Contrary to what many might think, Karate is not violent. One of the 5 Dojo-Kun explicitly commands that one should refrain from violent behaviour. During sparring drills, and even competition fights, everything is executed with extreme caution and control — always under the supervision of qualified instructors.
Develop the tools you need to grow confident, always within your limits — you might be surprised by how far you can go.
Karate strengthens family bonds, including mother-daughter and father-son connections. It improves your relationship with coworkers, with classmates and with your friends.
Frequently asked questions about karate-dō.
Karate-dō is a martial art that works mind, skills and body in unison. A systematic conditioning of arms, hands, legs and feet.
Karate promotes improved mobility and teaches the focus and willpower to deliver precise, powerful techniques.
To practice karate-dō is to seek individual improvement. It teaches discipline respect for others, and it can be practiced at all ages. All you need is consistency and the perseverance of training as often as possible.
Karate is not Chinese, but it is complicated.
As far as our research can tell, around the 13th Century, Okinawa was part of the Ryukyu Kingdom (Ryūkyū Ōkoku 琉球王国) and served the Chinese Empire. During that time, Okinawa had a fighting system called Te or Ti (手). Naha-te, Tomari-te, and Shuri-te — Okinawan Indigenous martial arts — helped to identify the differences between the practice in different villages.
The tight relationship between Ryukyu and China also echoed in the martial arts world. Some of the Chinese fighting styles and techniques were integrated into the Okinawan style, creating what was known as 唐手 (Tō-de) — Chinese Hands.
After many years of cultivating the Tō-de in Okinawa, some of its practitioners wanted to bring it to mainland Japan. And, to help with acceptance, they changed the name of the practice from 唐手 to 空手. 唐 (Tō) also reads as kara in Japanese, so they switched the kanji to 空, which has the same pronunciation but carries a different meaning: Empty. 唐手 (Tō-de) starts to be called 空手 (karate).
From our standpoint, karate is not Chinese. However, it does have very strong ties with Chinese martial arts.
The purpose of Karate is the development of karate.
Karate was developed as a self-defense system, and it should remain as such. However, its insertion from Okinawa into the mainland Japanese culture also brought up new philosophical teachings, working not only the body but the mind and the spirit.
To practice karate-dō is to seek self-improvement.
Karate is not a sport, however it currently has a sport component. So no, but also yes.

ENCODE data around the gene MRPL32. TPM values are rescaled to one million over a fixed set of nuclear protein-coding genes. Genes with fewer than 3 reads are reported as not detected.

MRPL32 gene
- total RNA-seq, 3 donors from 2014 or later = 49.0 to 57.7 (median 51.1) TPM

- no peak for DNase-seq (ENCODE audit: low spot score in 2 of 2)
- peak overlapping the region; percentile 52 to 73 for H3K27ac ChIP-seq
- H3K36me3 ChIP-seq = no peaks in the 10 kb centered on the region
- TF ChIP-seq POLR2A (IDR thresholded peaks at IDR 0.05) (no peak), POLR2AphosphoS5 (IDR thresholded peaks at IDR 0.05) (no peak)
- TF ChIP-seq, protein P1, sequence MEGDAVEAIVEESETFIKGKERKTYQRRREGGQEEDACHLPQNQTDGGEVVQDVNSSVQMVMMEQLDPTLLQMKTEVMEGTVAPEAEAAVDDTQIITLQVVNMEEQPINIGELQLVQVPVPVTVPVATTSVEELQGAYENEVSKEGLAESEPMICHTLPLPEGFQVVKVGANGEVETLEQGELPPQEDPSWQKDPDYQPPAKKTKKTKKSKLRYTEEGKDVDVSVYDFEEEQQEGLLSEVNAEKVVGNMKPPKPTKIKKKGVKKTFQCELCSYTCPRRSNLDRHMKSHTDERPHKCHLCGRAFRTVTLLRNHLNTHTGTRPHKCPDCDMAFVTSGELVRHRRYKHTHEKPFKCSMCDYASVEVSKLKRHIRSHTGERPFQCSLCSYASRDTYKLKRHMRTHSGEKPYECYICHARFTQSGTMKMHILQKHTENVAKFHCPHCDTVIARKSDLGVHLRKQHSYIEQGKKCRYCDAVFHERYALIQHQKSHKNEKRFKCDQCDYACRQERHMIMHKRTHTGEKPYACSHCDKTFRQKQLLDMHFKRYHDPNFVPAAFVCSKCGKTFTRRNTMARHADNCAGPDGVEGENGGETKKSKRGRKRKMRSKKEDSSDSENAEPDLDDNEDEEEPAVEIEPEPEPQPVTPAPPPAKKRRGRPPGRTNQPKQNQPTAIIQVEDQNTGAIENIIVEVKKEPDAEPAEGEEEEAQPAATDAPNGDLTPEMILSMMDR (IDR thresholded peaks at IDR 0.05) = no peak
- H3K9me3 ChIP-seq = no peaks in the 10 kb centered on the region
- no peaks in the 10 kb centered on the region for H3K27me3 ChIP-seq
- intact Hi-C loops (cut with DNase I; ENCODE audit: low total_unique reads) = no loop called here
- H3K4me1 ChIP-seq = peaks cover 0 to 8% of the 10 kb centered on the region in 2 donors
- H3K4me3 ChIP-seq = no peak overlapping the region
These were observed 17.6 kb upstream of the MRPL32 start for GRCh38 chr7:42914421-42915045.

Karate is, in its ethos, a martial art. It was developed as a self-defense system, conditioning hands, legs and the body to be used as your weapon of choice. However, the best (or safest) way to test your skills is in a controlled environment, hence the development of competition style bouts (sport) is inevitable.
Karate practice is “traditional by default”. Kihon (basics) kata (form) and kumite (sparring) are the three pillars of every training, and they work together to create a complete karateka. Traditional karate focuses on self-defence and personal growth and is applicable in everyday life.
Conversely, sports karate dedicates to either kumite or kata focusing on a point-based system. It may be integrated with traditional training, but it has a different purpose.
The Shinjigenkan Institute is associated to the Japan Karate Shoto Federation – JKS (or Japan Karate Shotorenmei 日本空手松涛連盟 in Japanese), an entity founded by Tetsuhiko Asai and currently led by Masao Kagawa (9th Dan).
Tetsuhiko Asai shihan was one of the greatest karateka of all time. He has become a true legend.
Since the 1940s, he devoted his life, body and soul to karate. To many, his acrobatic movements, skills, and knowledge were almost supernatural. Modest and humble, Asai introduced a wide range of techniques to karate — many brought from Chinese martial arts.
Thoughtful leader, Asai was appointed as the technical director of the Japan Karate Association (JKA), leading the Kenshuusei for many years. However, after the passing of Nakayama sensei, the JKA experienced political troubles and split. And after losing a 10-year legal battle, Asai and other colleagues (including Keigo Abe and Mikio Yahara) left the JKA. Asai started a new organization, with the mission of propagating a more inclusive and comprehensive karate: the Japan Karate Shotorenmei (JKS).
Apart from the ranking of 10th dan in shotokan karate, he also held the ranks of 3rd dan in jodo, 2nd dan in judo, 2nd dan in jukendo, and 2nd dan in kendo.
What to expect when you start practicing.
Our group is friendly and respectful of new students. It is part of who we are. After all, we all started as beginners.
Almost all the people who join are inexperienced. We will start teaching you the basics and work our way up to intermediate and advanced levels. And we do that together.
We firmly believe that a class with both beginners and more experienced students promotes a stronger and faster growth of the group.
For the most part, you need to wear your gym gear — or some clothes that allow you to move freely.
Not for your first few classes — see above. However, as training progresses, having a karate-gi (karate uniform) becomes essential. You will move better and save your regular clothes.
Uniforms for jiu-jitsu, judo, taekwondo, and others are not accepted.
The first week is on us. We want you to come and feel it.
Sign up below and come to train with our group, we are sure you will enjoy the classes. We love teaching karate and we hope you experience that.
Usually not, come with the belt you have (and bring your certificate, if you have one). We will evaluate your experience and adjust according to the JKS grading system.
Registrations are ongoing. As long as we have classes, you can join. We do prefer that you start on a Monday, however, we understand if that is not possible.
Please be punctual — arriving early to get ready is a good idea.
Create a strong body, even locked at home.